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Top Chefs Profiles

Heston Blumenthal

Heston Blumenthal
Written by Aksel Ritenis
Heston BlumenthalHeston is a completely self-taught chef. Before opening his restaurant 10 years ago, he had only spent a week working in a professional kitchen, with Raymond Blanc at “Le Manoir Aux Quat’ Saisons”. He was inspired to be a chef after visiting the three Michelin starred “L’Oustau de Baumaniere” in Provence, when he was a boy and was in awe of the beauty of the cuisine and the restaurant itself.

He read every cookbook he could find and began experimenting with traditional recipes, breaking each dish down to its constituent parts so that he could re-build the dish in his own style. His interest in the chemistry of food was sparked by a visit to a food laboratory in Geneva. He began reading scientific journals which broke down foods to their chemical elements and discovered that seemingly very different foods actually shared qualities, so he started combining those foods in his recipes with great success. His use of science in the kitchen, known as “molecular gastronomy”, comes from his interest in understanding what happens when you cook food and when you eat it. His favourite diner is the sceptic who leaves the restaurant delightedly surprised by the new experiences offered from his menu.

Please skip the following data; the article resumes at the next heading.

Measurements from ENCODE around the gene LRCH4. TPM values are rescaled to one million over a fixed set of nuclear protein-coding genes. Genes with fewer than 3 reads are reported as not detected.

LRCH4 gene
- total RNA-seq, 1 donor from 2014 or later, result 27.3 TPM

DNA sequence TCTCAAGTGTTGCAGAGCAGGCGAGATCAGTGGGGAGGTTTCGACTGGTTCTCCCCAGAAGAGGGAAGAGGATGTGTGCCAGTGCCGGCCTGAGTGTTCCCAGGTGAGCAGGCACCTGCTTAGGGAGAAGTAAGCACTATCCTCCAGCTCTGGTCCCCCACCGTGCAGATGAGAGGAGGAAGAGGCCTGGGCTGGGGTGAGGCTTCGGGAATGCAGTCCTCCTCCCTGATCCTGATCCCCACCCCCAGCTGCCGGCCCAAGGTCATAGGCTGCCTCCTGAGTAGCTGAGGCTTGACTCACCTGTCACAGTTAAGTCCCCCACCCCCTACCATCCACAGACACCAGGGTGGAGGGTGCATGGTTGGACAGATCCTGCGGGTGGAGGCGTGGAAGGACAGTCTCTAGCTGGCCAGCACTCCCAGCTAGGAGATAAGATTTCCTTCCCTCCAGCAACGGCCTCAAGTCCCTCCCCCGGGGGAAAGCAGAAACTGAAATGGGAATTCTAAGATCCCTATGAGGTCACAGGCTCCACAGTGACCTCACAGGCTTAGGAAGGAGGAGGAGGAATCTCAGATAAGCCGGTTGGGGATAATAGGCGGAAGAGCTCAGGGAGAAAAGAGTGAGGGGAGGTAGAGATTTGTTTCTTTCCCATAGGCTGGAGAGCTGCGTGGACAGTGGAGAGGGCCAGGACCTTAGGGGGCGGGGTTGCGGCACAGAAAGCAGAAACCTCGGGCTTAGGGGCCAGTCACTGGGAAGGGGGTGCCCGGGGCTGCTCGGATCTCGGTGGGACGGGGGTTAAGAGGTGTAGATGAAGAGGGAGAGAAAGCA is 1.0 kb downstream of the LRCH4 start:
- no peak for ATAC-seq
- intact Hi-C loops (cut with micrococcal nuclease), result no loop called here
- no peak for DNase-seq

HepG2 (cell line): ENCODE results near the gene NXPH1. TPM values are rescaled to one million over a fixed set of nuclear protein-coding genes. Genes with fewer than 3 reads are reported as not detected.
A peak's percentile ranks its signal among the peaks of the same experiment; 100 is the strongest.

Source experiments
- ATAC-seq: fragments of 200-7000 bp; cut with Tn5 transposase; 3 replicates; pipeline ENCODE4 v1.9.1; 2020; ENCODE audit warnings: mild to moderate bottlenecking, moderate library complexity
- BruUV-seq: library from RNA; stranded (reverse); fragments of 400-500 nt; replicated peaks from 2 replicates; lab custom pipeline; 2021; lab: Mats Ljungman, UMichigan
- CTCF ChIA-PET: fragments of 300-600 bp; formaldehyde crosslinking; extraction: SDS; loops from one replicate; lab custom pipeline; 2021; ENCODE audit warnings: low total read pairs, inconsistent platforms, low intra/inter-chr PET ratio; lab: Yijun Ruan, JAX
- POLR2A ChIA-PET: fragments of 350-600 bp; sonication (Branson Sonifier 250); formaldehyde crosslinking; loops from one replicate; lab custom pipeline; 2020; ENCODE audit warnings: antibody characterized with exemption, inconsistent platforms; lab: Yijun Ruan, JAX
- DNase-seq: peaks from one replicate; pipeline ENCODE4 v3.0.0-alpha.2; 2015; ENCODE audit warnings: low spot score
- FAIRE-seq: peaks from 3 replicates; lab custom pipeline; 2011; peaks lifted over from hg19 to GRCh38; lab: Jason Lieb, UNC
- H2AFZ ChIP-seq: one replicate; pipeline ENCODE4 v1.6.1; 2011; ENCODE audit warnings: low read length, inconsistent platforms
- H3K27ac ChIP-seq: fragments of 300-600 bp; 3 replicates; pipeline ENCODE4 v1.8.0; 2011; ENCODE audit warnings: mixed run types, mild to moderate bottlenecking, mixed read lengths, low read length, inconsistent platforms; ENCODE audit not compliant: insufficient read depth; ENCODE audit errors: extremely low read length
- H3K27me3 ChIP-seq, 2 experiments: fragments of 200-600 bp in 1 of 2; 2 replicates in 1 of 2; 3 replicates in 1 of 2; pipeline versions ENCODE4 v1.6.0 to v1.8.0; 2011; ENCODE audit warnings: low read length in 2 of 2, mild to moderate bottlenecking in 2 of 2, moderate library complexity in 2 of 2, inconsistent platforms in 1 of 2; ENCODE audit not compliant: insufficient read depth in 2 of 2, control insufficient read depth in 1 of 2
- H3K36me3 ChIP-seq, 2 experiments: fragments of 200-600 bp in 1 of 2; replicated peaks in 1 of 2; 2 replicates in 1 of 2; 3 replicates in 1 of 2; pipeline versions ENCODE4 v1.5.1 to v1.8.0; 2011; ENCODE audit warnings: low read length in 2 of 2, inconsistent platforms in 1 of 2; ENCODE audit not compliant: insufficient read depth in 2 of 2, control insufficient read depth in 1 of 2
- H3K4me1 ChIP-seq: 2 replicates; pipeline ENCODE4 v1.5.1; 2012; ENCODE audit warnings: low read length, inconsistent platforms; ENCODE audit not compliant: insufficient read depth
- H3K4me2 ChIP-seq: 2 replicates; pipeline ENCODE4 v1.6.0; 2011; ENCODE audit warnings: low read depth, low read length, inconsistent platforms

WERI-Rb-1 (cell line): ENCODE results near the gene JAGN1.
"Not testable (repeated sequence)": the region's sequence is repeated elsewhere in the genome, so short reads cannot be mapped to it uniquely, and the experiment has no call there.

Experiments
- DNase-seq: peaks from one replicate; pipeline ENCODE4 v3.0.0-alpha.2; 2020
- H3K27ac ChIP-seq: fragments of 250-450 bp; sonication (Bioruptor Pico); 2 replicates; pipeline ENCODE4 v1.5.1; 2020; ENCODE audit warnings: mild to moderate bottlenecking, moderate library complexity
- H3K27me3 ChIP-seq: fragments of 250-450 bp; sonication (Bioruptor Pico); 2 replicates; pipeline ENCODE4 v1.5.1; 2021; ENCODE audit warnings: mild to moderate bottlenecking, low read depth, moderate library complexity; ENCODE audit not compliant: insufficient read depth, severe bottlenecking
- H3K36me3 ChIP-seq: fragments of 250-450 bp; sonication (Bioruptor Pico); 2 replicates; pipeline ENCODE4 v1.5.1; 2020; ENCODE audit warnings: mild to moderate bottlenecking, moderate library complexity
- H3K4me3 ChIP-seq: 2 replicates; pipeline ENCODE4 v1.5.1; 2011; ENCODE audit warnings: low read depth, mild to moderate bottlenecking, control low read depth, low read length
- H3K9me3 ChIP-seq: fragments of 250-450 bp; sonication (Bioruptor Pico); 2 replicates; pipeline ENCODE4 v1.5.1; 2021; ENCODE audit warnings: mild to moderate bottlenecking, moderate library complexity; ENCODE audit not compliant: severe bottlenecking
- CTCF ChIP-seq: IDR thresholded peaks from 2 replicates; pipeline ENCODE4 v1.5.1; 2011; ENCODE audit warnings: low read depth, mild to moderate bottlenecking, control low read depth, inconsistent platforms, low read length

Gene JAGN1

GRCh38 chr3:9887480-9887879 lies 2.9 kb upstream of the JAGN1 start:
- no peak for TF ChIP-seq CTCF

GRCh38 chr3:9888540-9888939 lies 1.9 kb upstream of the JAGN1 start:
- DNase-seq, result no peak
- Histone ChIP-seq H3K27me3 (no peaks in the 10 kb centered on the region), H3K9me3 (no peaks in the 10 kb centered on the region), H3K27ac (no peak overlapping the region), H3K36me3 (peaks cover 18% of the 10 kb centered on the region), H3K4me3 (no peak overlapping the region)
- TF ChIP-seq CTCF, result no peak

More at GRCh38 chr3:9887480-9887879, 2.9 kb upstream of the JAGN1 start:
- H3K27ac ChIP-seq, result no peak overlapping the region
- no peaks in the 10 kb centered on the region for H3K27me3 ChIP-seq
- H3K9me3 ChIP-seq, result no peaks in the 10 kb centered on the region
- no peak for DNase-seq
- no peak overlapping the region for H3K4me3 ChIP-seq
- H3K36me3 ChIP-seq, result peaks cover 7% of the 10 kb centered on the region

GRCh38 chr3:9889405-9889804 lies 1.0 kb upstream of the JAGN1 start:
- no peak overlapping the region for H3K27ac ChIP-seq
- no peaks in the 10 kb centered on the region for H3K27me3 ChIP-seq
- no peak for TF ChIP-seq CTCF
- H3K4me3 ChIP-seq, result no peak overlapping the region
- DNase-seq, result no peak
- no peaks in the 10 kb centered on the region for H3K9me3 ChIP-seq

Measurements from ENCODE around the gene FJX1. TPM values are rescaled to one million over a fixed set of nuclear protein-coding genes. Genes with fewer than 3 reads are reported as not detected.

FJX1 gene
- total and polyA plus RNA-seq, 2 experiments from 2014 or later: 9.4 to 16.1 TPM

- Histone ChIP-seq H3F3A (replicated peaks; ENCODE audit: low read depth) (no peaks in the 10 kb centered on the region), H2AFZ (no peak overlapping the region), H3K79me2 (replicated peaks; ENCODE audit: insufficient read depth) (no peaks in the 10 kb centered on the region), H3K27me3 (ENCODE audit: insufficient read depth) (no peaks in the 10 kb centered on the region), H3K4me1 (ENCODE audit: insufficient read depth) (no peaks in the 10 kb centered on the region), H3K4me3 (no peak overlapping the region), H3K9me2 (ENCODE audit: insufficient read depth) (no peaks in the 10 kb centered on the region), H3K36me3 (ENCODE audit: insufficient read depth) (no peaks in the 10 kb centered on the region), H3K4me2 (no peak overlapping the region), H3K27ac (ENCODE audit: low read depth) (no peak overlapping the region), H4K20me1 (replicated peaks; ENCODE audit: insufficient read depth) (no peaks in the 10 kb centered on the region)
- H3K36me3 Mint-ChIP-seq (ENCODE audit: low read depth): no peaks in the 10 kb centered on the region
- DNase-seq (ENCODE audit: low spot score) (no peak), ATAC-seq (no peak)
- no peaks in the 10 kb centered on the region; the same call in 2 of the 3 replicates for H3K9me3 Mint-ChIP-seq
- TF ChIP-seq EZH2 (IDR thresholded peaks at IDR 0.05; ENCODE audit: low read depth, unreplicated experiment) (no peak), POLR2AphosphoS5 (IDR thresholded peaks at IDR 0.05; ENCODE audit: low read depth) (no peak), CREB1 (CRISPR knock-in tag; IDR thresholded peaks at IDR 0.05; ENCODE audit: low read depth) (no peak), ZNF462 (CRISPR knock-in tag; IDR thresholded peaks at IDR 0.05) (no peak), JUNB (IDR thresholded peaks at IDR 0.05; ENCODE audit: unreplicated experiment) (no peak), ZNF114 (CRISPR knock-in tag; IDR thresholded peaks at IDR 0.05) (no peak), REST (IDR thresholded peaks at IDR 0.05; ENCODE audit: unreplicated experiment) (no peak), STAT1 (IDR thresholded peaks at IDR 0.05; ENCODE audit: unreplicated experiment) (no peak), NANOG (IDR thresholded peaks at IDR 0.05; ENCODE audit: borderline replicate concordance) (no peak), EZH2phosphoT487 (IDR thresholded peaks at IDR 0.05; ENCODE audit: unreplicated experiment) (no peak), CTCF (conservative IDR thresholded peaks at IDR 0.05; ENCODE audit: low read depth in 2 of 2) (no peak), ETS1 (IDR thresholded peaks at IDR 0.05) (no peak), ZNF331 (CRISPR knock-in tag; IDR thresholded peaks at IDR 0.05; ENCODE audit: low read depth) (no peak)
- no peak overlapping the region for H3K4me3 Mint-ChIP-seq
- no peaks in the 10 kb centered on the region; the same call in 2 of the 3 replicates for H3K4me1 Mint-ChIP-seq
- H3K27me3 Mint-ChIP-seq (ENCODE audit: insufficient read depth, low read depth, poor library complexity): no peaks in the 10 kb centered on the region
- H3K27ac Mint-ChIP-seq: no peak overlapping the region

Heston explores the idea of “memory taste” in food which comes from his belief that certain tastes and flavours can evoke strong memories of a time and place. In addtion, he experiments with different tastes and flavours of sweet and savoury to show that they have no boundaries.

Heston’s latest venture is a more informal restaurant at a pub in Bray called “The Hinds Head” where he is exploring medieval dishes for the menu and resurrecting lost historic English recipes such as a “quacking pudding” – a bread and milk jelly flavoured with almonds and spices.

Likewise, Heston has written a range of books including “Formulas for Flavour: How to Cook Restaurant Dishes at Home” and the famous “The Fat Duck Cookbook”.

He has made numerous television and radio appearances and writes for several newspapers and magazines. He also had his own television show called “Kitchen Chemistry” on the Discovery Channel and currently presents “Full on Food” on the BBC.

In conclusion, his unique style reflects the emergence of British cuisine on the world restaurant stage. Heston is at the forefront of modern cuisine.


THE FAT DUCK


ADDRESS: 1 High Street, Bray Berks SL6 2AQ
TELEPHONE:
01628 580333
WEBSITE:
http://www.fatduck.co.uk
CUISINE:
Modern
OPENING HOURS:
Tues-Sat noon-1:45pm and 7-9:45pm; Sun noon-3pm
RESERVATIONS:
Reservations required
PRICES:
Dinner menus £80-£98 ($160-$196); set lunch £35 ($70)
TRANSPORT
:
Leave the motorway at exit 4. On the roundabout, take the exit to Maidenhead (A404M/M4) and follow the dual Carriage Way to the roundabout at the M4. Take the 1st left exit to Maidenhead Central. At the 2nd roundabout, take the exit to Bray and Windsor (A308). Continue for 1km (a half-mile) and turn left at the sign to Bray Village (B3028). After entering the village, continue past the bottleneck; the Fat Duck is on the right-hand side adjacent to the Hinds Head Hotel

About the author

Aksel Ritenis

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